The Government's socalled "open door" policy to Polish and other migrants from eastern Europe is keeping a lid on wage inflation and indirectly preventing the Bank of England lifting interest rates further, analysts said after another subdued labour market report.
Though official figures showed average earnings pushing higher in the three months to June, analysts said the rise in the labour force had limited the spike and reduced the need for tighter monetary policy.
The increase in the labour force was evident in the latest employment figures, with the office for National Statistics reporting the number of economically active was up 133,000 in the second quarter from the first and 482,000 higher, or 1.6 per cent, year-on-year. One consequence has been to increase the number unemployed, indirectly helping hold down inflation, analysts said.
"Not surprisingly, this huge growth in the labour force, of which 223,000 is from increased numbers of economically active people over the age of 50 and much of the rest from migration, especially from Poland, has held down wage inflation," said Douglas McWilliams, chief executive at the Centre for Economic and Business Research.
The statistics office said average earnings, including bonuses, rose by 4.3 per cent in the three months to June last year, higher than expectations for a second consecutive 4.1 per cent. But in its Inflation Report last week, the Bank of England indicated there were few signs past increases in energy prices had fuelled pay pressures.
Governor, Mervyn King, has often stated the inflow from eastern Europe since 2004 has helped keep a lid on wage growth even though energy costs have surged. However rate-setters get concerned if average earnings rise by 4.5 per cent or above.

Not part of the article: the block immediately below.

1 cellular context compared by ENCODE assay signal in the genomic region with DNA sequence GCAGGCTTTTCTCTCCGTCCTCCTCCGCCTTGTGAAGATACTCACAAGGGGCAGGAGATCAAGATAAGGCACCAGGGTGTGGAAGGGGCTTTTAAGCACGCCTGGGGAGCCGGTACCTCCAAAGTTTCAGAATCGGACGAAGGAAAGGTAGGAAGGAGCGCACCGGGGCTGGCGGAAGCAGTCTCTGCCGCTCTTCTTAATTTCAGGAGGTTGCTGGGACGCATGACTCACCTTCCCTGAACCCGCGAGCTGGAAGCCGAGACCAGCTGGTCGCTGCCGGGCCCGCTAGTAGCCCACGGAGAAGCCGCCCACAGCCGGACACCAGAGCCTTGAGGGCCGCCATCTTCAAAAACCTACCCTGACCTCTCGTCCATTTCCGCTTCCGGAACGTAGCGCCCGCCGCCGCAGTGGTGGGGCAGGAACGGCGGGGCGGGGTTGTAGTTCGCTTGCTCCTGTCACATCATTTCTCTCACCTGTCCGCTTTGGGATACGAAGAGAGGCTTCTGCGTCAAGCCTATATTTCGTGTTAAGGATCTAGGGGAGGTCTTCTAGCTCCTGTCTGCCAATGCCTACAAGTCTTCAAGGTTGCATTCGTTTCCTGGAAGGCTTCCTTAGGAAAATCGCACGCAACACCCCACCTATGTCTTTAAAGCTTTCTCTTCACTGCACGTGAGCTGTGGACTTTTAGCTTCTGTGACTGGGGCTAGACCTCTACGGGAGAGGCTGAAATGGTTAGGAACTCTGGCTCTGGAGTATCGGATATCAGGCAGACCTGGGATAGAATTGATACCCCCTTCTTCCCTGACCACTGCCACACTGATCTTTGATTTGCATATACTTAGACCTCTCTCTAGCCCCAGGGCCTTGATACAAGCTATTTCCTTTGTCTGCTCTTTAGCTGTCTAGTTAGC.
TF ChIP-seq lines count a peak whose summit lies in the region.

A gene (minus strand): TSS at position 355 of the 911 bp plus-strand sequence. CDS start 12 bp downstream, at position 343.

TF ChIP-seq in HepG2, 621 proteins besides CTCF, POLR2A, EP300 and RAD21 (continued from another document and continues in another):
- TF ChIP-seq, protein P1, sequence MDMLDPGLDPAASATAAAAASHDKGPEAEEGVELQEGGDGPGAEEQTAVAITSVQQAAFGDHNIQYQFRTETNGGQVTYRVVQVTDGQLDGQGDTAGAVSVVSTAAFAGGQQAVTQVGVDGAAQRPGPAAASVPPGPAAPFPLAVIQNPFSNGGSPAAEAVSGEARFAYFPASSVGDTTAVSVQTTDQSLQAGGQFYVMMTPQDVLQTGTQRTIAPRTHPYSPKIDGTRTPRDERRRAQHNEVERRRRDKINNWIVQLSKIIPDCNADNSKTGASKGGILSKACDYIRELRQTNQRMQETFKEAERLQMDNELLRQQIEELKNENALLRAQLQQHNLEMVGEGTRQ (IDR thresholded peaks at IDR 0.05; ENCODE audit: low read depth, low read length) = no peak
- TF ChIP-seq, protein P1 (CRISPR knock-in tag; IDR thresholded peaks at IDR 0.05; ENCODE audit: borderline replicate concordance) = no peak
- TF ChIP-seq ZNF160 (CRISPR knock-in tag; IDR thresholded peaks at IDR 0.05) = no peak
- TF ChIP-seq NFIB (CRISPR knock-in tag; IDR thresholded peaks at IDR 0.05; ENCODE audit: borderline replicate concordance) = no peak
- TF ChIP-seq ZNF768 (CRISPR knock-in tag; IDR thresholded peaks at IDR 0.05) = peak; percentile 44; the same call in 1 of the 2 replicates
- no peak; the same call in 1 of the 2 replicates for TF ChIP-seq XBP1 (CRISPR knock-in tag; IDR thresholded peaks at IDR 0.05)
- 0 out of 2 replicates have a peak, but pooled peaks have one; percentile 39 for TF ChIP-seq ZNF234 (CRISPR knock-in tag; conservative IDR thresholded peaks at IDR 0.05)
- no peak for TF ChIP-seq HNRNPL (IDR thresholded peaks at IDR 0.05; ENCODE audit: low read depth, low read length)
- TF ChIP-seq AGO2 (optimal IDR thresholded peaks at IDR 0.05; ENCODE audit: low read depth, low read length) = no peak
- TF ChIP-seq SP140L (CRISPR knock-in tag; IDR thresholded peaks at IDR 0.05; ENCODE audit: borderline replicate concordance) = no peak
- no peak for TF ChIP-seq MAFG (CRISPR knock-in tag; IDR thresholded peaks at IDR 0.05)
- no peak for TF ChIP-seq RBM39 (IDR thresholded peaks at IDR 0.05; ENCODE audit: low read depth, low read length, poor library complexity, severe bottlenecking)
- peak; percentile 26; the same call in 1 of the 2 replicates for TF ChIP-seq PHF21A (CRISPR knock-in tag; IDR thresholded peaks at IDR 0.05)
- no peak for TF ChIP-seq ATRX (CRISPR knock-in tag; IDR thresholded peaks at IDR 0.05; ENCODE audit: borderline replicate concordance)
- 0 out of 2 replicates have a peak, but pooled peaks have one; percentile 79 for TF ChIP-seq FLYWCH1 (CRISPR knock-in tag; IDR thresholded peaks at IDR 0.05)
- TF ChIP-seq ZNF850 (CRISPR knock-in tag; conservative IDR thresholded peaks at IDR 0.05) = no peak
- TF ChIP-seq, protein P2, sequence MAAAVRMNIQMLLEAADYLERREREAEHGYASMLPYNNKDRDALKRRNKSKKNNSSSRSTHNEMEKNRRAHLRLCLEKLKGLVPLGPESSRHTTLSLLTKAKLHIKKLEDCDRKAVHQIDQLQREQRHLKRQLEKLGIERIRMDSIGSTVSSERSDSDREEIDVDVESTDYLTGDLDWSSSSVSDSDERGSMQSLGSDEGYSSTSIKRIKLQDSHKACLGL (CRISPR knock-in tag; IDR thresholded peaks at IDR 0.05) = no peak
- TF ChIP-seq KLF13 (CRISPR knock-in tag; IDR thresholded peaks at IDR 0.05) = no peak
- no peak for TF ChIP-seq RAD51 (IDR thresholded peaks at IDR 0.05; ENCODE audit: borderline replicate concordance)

The UK Independence Party, which seeks to get out of the EU and came second in the last European elections, yesterday lambasted the Government for its stance to migration, with Romania and Bulgaria poised to join the EU next year.
UKIP MEP Nigel Farage said an additional 300,000 Romanians and Bulgarians could come to the UK and strain public services.
In the Government, there are growing calls for a new formula.
This week, ex-minister John Denham called for a delay in allowing people from Romania and Bulgaria to work in the UK.
Mr Denham, who chairs the influential Home Affairs Committee, said he thought a "breathing space" was needed "to absorb" recent immigrants.
The UK was one of only three EU countries in 2004 to give all the new EU citizens work rights, but seriously under-estimated the response. Instead of the expected 13,000 arrivals, around 600,000 came.
"I think it would be sensible to delay the step of allowing people to come here to work until we have had more time to absorb the much bigger inflow from Poland and other eastern European states that's taken place," Mr Denham said.
Even if the Government does impose limits on Romanian and Bulgarian migration, analysts reckon there will be sizeable inflows from existing EU accession countries.
"It is unlikely the inflow of migrant labour will slow significantly anytime soon," said Michael Saunders, economist at Citi-group. "UK pay levels remain several times higher than in Eastern Europe, low-cost flights are available, a growing number of specialist agencies facilitate employment of eastern Europeans, and there is no limit, quota or restriction on their employment."
He said this implied UK potential growth would stay high.
"Hence even GDP growth of 2.75 per cent this year and in 2007 probably will not be enough to stop unemployment rising further - thereby keeping a lid on pay deals," he added.